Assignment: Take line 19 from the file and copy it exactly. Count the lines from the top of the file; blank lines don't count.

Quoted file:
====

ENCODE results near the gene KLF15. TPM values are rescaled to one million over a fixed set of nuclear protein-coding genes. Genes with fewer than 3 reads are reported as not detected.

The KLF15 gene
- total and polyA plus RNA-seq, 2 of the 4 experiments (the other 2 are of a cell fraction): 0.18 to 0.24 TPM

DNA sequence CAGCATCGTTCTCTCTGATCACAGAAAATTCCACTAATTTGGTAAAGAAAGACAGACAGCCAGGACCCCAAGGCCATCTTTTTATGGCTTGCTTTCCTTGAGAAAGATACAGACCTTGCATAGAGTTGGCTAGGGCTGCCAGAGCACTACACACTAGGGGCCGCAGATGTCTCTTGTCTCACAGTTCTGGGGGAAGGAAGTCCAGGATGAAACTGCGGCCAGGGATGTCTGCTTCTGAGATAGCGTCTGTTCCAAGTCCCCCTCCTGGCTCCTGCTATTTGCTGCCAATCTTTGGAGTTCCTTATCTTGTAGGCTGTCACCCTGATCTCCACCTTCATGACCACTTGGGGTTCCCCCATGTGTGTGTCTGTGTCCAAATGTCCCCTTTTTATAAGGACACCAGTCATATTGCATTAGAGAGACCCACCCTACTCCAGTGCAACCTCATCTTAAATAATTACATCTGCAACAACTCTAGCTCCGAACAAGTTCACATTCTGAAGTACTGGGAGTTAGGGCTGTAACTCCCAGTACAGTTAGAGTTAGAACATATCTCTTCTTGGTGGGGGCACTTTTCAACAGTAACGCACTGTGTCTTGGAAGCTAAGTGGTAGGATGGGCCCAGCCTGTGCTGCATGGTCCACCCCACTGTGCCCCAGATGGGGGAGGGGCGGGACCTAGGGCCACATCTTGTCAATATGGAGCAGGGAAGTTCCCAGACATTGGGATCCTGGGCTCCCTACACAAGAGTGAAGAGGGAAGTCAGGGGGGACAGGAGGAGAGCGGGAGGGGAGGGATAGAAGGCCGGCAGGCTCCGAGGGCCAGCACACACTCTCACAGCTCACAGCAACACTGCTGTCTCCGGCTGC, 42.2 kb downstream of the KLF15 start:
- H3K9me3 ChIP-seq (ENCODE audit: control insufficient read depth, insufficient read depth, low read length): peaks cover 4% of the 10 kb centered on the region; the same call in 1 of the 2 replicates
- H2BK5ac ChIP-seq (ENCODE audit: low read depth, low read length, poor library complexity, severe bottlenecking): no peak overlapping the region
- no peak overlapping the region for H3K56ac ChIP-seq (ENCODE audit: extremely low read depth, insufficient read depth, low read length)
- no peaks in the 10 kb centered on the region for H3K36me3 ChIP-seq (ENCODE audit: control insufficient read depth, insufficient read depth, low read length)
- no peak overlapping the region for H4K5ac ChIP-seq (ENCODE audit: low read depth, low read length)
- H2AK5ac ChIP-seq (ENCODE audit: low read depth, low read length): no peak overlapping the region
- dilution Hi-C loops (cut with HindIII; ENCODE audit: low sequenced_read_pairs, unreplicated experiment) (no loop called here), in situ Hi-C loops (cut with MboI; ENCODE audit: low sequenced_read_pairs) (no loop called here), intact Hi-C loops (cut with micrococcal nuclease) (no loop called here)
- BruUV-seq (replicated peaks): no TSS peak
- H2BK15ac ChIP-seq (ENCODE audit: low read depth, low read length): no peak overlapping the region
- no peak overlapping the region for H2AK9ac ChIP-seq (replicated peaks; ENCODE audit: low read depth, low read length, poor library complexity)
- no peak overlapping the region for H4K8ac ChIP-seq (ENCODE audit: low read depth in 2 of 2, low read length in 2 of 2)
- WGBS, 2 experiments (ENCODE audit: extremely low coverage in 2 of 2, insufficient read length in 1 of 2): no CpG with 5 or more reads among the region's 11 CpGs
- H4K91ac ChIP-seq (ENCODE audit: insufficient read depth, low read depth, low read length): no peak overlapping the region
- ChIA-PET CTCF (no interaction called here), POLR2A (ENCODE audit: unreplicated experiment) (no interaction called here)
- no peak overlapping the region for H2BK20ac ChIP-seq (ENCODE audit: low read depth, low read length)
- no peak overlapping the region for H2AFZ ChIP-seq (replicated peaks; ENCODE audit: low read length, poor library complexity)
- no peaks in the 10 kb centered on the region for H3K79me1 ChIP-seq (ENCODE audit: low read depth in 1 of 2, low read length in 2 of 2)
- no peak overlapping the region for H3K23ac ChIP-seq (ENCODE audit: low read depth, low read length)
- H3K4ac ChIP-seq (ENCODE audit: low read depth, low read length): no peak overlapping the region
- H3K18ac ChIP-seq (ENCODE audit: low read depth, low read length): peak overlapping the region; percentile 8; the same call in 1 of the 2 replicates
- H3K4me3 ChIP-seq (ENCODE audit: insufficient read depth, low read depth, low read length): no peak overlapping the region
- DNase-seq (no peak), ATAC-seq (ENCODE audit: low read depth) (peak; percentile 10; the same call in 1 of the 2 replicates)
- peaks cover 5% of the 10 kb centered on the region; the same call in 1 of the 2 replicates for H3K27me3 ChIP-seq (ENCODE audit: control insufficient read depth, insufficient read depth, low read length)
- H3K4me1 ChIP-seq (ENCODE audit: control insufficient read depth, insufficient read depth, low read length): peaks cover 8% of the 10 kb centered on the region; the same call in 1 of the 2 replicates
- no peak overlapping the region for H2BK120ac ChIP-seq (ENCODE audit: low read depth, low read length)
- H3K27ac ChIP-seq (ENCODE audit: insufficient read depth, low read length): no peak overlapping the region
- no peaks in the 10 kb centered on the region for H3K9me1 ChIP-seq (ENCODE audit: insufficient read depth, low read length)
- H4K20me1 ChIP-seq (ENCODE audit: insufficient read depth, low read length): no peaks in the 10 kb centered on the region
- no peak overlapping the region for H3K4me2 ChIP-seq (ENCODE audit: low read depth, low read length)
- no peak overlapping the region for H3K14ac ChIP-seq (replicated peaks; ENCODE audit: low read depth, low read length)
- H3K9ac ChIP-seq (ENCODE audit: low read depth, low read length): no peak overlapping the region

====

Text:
- no peak overlapping the region for H2BK20ac ChIP-seq (ENCODE audit: low read depth, low read length)